Another application of depletion, dependent on its influence over the absorbent process, is to the treatment of morbid effusions; the different forms of dropsy, for example, in which it is often employed with great efficacy, though requiring caution. Upon the same principle, it may be used in polysarca or morbid obesity.

3. Means of Depletion

Depletion may be effected either directly, by taking blood or promoting secretion, or indirectly, by diminishing the supplies through which the natural losses of that fluid are repaired.

Direct Depletion. Beyond all comparison the most efficient of the measures for direct depletion is general and local bleeding. The character of this remedy, its peculiar applications in disease, and the methods of employing it, will be fully considered in the second part of this work.

Another important mode of direct depletion, is increased secretion. It not only unloads the circulation in general, but, in some cases, has the advantage over bleeding, of directly depleting from the diseased vessels themselves, and thus imitating a very frequent process of nature in the relief of irritation and inflammation. Thus, cathartics relieve mucous enteritis, expectorants bronchitis, and diuretics nephritis. It is not merely the watery parts of the blood that are thus evacuated, but its animalized constituents also, though the red corpuscles seldom pass. Upon the whole, this mode of depletion is much less efficacious than bleeding, in the relief of plethora and active congestion. But, for the purpose of promoting the absorption of effused fluids, it is even more efficacious; as a much larger amount of liquid may be safely abstracted from the blood-vessels by increased secretion than by bleeding, and consequently a greater amount of absorption produced.

The remedies must efficaciously employed with reference to depletion, upon this principle, are cathartics, diuretics, and diaphoretics. But all that increase secretion are occasionally useful, including expectorants, emmenagogues, sialagogues, errhines, epispasties. issues, and setons. It is upon this principle, in part, that the warm, hot, and vapour baths act usefully in certain inflammatory affections. In the application of these various remedies there is much room for discrimination; some being better adapted to one condition, others to another, and some being positively injurious where others are highly useful. This, however, is not the proper place to discuss their properties; and the reader is referred to the second part of the work. It may be proper to mention here, that such as are employed for the reduction of plethora, or inflammatory excitement, should be destitute of general stimulating properties, and that the most efficient are those which unite a sedative influence over the circulation with the power of increasing secretion. Such especially are the saline cathartics, and the antimonial diaphoretics and expectorants. A general rule applicable to all these medicines is, that, in cases of high vascular excitement, when the pulse is full and strong, and bleeding is otherwise indicated, they should be preceded by that remedy. Secretion is often checked by excess of excitement in the secreting organ, and favoured by a reduction of the excitement. Besides, medicines are not easily absorbed when the blood-vessels are full to distension. If the object be to reduce active congestion or inflammation by promoting secretion from the part or organ affected, preference should always be given, at least in the earlier stage, to those stimulants of the secretory function which are least irritant in their action. Thus, sulphate of magnesia should be preferred to gamboge, scammony, or elaterium, in the treatment of dysentery; tartar emetic or ipecacuanha to squill or seneka, in the earlier stage of bronchitis; and cream of tartar to oil of turpentine, in acute nephritis.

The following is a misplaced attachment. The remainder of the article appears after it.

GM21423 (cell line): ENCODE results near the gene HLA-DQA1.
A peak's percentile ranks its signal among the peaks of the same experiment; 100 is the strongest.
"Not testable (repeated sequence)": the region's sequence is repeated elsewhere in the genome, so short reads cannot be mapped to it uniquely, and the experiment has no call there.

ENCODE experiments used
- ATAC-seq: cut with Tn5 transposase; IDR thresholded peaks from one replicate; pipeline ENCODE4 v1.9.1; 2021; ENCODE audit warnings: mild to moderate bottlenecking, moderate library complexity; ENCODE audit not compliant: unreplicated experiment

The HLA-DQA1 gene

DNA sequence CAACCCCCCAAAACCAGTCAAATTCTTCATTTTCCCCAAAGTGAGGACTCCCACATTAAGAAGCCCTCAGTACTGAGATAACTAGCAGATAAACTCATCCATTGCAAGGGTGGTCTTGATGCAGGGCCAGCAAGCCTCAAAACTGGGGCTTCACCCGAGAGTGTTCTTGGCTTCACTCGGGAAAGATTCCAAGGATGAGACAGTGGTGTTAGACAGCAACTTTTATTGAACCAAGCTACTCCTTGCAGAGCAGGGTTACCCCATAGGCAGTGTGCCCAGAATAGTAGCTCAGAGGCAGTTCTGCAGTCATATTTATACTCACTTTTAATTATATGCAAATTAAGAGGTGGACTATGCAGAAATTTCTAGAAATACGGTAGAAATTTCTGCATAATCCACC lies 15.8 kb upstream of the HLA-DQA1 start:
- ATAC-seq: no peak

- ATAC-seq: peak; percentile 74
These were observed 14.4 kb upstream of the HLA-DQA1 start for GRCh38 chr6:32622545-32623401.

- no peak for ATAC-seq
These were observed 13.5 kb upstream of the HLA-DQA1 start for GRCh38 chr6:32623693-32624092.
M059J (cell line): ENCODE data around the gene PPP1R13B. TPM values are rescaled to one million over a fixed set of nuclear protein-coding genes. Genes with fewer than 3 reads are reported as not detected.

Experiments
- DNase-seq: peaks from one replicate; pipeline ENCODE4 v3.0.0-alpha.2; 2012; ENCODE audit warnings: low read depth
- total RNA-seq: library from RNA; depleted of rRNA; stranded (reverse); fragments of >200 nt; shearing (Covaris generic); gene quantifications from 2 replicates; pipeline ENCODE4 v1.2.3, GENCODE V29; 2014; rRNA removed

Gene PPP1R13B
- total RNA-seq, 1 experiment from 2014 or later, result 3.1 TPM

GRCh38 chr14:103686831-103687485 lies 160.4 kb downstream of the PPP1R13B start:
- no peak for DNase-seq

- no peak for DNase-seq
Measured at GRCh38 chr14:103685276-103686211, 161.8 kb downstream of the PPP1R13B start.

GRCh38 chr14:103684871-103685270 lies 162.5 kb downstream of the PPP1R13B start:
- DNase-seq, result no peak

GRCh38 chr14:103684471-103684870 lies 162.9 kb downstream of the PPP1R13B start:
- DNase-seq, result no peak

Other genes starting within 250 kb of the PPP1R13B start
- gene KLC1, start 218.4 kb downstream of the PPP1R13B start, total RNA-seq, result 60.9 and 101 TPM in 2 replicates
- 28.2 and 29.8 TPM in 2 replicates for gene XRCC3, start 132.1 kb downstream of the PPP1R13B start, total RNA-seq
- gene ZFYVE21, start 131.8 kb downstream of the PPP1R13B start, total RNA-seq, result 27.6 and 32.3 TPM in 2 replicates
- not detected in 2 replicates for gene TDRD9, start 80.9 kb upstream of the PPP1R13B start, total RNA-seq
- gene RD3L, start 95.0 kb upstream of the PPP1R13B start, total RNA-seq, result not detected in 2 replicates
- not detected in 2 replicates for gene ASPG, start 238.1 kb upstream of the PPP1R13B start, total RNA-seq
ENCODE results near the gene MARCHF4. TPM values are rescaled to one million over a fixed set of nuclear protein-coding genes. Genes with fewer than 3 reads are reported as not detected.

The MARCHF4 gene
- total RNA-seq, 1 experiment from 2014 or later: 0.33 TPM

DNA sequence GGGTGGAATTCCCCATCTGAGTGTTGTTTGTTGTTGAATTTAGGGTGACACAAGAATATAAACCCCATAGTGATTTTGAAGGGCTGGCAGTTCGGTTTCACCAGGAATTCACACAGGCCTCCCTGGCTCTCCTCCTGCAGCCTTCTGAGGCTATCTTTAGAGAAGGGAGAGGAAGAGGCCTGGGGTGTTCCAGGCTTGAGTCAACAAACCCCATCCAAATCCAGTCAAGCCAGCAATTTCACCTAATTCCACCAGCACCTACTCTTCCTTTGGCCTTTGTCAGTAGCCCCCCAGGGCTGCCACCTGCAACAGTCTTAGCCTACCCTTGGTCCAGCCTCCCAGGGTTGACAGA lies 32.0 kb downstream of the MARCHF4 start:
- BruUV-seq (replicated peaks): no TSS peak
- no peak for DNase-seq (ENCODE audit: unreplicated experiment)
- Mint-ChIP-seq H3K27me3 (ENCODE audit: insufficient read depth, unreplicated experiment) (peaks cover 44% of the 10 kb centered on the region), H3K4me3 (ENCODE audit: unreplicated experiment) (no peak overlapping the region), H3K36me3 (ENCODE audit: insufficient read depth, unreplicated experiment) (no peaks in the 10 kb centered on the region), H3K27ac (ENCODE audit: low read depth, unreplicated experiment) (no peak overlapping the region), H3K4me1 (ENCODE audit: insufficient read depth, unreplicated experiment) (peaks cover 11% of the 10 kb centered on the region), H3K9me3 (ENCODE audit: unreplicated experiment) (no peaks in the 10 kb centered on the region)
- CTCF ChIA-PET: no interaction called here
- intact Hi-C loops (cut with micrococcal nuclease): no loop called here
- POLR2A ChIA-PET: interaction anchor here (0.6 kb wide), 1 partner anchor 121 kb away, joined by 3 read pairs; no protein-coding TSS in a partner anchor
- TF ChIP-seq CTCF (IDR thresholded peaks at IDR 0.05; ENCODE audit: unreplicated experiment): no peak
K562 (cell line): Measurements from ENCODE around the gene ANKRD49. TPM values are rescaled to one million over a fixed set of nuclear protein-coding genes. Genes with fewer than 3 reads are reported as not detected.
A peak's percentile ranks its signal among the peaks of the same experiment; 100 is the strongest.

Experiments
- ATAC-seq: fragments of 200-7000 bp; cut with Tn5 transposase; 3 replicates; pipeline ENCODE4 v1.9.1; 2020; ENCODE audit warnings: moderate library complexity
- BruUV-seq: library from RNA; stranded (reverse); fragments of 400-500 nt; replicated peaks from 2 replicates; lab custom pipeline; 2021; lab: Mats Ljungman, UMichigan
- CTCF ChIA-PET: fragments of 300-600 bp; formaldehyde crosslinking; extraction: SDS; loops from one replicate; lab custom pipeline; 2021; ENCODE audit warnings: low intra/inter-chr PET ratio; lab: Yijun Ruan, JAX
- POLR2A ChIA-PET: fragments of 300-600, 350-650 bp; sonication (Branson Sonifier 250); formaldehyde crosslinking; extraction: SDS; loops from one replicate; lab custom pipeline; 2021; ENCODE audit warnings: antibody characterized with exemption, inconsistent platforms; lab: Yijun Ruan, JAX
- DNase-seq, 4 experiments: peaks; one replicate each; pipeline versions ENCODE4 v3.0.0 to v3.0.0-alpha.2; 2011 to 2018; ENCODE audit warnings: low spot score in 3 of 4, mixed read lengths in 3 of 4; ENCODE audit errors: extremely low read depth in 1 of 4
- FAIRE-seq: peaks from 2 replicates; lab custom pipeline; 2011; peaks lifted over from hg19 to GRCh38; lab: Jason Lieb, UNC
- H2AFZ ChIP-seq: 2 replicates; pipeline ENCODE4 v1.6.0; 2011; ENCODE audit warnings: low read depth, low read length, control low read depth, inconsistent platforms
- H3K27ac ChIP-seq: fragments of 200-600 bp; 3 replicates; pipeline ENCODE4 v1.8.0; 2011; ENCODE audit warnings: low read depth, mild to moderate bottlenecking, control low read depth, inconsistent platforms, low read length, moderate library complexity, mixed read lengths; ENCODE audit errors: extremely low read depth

Indirect Depletion. This is effected by whatever prevents the usual amount of solid organic material from entering the circulation. Emetics and cathartics act in this way, by discharging the partially digested food from the alimentary canal before it has been absorbed. Still more efficacious is a temporary abstinence from food, or a reduction of its quantity and quality. But the subject of diet as a means of indirect depletion belongs to special therapeutics, and will be considered hereafter.